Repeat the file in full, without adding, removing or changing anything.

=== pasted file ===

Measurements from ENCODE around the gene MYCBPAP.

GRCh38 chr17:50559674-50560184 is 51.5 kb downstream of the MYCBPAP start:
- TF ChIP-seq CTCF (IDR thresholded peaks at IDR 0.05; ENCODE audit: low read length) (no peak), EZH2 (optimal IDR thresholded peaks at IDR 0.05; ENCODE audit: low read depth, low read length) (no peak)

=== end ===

Measurements from ENCODE around the gene MYCBPAP.

GRCh38 chr17:50559674-50560184 is 51.5 kb downstream of the MYCBPAP start:
- TF ChIP-seq CTCF (IDR thresholded peaks at IDR 0.05; ENCODE audit: low read length) (no peak), EZH2 (optimal IDR thresholded peaks at IDR 0.05; ENCODE audit: low read depth, low read length) (no peak)